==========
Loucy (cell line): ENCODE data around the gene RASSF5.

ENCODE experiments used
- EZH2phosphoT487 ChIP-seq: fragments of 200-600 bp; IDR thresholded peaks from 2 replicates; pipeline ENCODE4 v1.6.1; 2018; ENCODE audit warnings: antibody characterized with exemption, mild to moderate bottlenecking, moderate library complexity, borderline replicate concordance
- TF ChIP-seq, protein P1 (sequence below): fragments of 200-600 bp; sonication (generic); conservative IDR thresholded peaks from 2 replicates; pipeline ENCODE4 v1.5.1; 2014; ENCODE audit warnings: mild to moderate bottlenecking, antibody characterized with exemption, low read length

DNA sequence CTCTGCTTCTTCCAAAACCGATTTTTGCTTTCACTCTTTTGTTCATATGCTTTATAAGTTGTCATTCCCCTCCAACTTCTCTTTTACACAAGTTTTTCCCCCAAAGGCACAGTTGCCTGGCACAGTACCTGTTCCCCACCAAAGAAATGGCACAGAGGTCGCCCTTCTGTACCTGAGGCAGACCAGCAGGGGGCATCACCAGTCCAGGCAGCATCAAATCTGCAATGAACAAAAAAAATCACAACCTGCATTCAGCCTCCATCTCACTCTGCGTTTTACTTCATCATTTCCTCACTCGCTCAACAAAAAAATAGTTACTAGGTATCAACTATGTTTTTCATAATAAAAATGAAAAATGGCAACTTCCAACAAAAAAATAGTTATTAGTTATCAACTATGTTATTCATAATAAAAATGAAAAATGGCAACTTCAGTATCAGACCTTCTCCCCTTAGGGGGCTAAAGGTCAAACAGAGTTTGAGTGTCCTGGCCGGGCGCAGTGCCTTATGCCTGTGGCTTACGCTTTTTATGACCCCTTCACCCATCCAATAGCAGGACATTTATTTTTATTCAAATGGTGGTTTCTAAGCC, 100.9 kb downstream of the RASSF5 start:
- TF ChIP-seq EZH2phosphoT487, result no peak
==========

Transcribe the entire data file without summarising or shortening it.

Loucy (cell line): ENCODE data around the gene RASSF5.

ENCODE experiments used
- EZH2phosphoT487 ChIP-seq: fragments of 200-600 bp; IDR thresholded peaks from 2 replicates; pipeline ENCODE4 v1.6.1; 2018; ENCODE audit warnings: antibody characterized with exemption, mild to moderate bottlenecking, moderate library complexity, borderline replicate concordance
- TF ChIP-seq, protein P1 (sequence below): fragments of 200-600 bp; sonication (generic); conservative IDR thresholded peaks from 2 replicates; pipeline ENCODE4 v1.5.1; 2014; ENCODE audit warnings: mild to moderate bottlenecking, antibody characterized with exemption, low read length

DNA sequence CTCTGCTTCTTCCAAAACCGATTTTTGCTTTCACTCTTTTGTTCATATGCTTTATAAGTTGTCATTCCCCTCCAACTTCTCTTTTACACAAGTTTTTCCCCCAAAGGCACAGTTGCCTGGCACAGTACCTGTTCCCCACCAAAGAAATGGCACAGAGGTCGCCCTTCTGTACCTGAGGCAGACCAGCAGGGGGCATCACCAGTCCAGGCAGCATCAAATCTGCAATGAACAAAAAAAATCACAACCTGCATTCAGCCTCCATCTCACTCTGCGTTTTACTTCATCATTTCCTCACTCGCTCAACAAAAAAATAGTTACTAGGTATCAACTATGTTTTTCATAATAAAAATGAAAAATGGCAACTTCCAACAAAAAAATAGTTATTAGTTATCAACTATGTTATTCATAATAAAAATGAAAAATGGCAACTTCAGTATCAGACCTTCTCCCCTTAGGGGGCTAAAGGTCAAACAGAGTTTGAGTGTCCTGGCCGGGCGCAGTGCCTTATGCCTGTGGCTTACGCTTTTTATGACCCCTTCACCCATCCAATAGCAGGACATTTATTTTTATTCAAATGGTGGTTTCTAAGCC, 100.9 kb downstream of the RASSF5 start:
- TF ChIP-seq EZH2phosphoT487, result no peak